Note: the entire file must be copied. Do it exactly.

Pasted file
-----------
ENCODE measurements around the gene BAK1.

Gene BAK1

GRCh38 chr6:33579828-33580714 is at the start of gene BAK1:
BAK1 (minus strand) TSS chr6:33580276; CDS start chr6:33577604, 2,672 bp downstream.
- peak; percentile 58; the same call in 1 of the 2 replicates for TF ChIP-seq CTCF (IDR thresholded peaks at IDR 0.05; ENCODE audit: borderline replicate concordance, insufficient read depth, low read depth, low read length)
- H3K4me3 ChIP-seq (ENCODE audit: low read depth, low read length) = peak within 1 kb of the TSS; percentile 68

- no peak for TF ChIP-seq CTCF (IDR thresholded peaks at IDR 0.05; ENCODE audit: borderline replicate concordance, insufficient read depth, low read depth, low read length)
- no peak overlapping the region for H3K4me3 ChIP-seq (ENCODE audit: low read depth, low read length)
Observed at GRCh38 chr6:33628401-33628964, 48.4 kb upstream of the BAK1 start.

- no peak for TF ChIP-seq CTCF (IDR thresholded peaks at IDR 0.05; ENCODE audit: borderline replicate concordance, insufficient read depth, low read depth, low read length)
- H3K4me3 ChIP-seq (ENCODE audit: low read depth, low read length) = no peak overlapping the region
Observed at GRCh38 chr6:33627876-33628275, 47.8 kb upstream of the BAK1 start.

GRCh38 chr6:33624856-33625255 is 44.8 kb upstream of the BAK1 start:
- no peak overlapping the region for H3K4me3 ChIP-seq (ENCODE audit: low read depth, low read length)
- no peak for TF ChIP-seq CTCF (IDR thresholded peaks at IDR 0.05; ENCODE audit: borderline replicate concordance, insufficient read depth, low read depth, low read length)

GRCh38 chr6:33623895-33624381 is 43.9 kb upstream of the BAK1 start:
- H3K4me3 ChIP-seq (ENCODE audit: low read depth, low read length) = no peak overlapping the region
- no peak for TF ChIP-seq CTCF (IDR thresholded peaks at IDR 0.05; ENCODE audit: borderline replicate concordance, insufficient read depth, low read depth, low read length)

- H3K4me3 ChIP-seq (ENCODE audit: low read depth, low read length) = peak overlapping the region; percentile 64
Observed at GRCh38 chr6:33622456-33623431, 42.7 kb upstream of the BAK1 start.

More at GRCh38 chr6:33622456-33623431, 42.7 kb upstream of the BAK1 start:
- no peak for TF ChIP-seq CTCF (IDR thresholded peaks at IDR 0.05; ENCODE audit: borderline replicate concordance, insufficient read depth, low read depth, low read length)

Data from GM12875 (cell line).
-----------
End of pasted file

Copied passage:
ENCODE measurements around the gene BAK1.

Gene BAK1

GRCh38 chr6:33579828-33580714 is at the start of gene BAK1:
BAK1 (minus strand) TSS chr6:33580276; CDS start chr6:33577604, 2,672 bp downstream.
- peak; percentile 58; the same call in 1 of the 2 replicates for TF ChIP-seq CTCF (IDR thresholded peaks at IDR 0.05; ENCODE audit: borderline replicate concordance, insufficient read depth, low read depth, low read length)
- H3K4me3 ChIP-seq (ENCODE audit: low read depth, low read length) = peak within 1 kb of the TSS; percentile 68

- no peak for TF ChIP-seq CTCF (IDR thresholded peaks at IDR 0.05; ENCODE audit: borderline replicate concordance, insufficient read depth, low read depth, low read length)
- no peak overlapping the region for H3K4me3 ChIP-seq (ENCODE audit: low read depth, low read length)
Observed at GRCh38 chr6:33628401-33628964, 48.4 kb upstream of the BAK1 start.

- no peak for TF ChIP-seq CTCF (IDR thresholded peaks at IDR 0.05; ENCODE audit: borderline replicate concordance, insufficient read depth, low read depth, low read length)
- H3K4me3 ChIP-seq (ENCODE audit: low read depth, low read length) = no peak overlapping the region
Observed at GRCh38 chr6:33627876-33628275, 47.8 kb upstream of the BAK1 start.

GRCh38 chr6:33624856-33625255 is 44.8 kb upstream of the BAK1 start:
- no peak overlapping the region for H3K4me3 ChIP-seq (ENCODE audit: low read depth, low read length)
- no peak for TF ChIP-seq CTCF (IDR thresholded peaks at IDR 0.05; ENCODE audit: borderline replicate concordance, insufficient read depth, low read depth, low read length)

GRCh38 chr6:33623895-33624381 is 43.9 kb upstream of the BAK1 start:
- H3K4me3 ChIP-seq (ENCODE audit: low read depth, low read length) = no peak overlapping the region
- no peak for TF ChIP-seq CTCF (IDR thresholded peaks at IDR 0.05; ENCODE audit: borderline replicate concordance, insufficient read depth, low read depth, low read length)

- H3K4me3 ChIP-seq (ENCODE audit: low read depth, low read length) = peak overlapping the region; percentile 64
Observed at GRCh38 chr6:33622456-33623431, 42.7 kb upstream of the BAK1 start.

More at GRCh38 chr6:33622456-33623431, 42.7 kb upstream of the BAK1 start:
- no peak for TF ChIP-seq CTCF (IDR thresholded peaks at IDR 0.05; ENCODE audit: borderline replicate concordance, insufficient read depth, low read depth, low read length)

Data from GM12875 (cell line).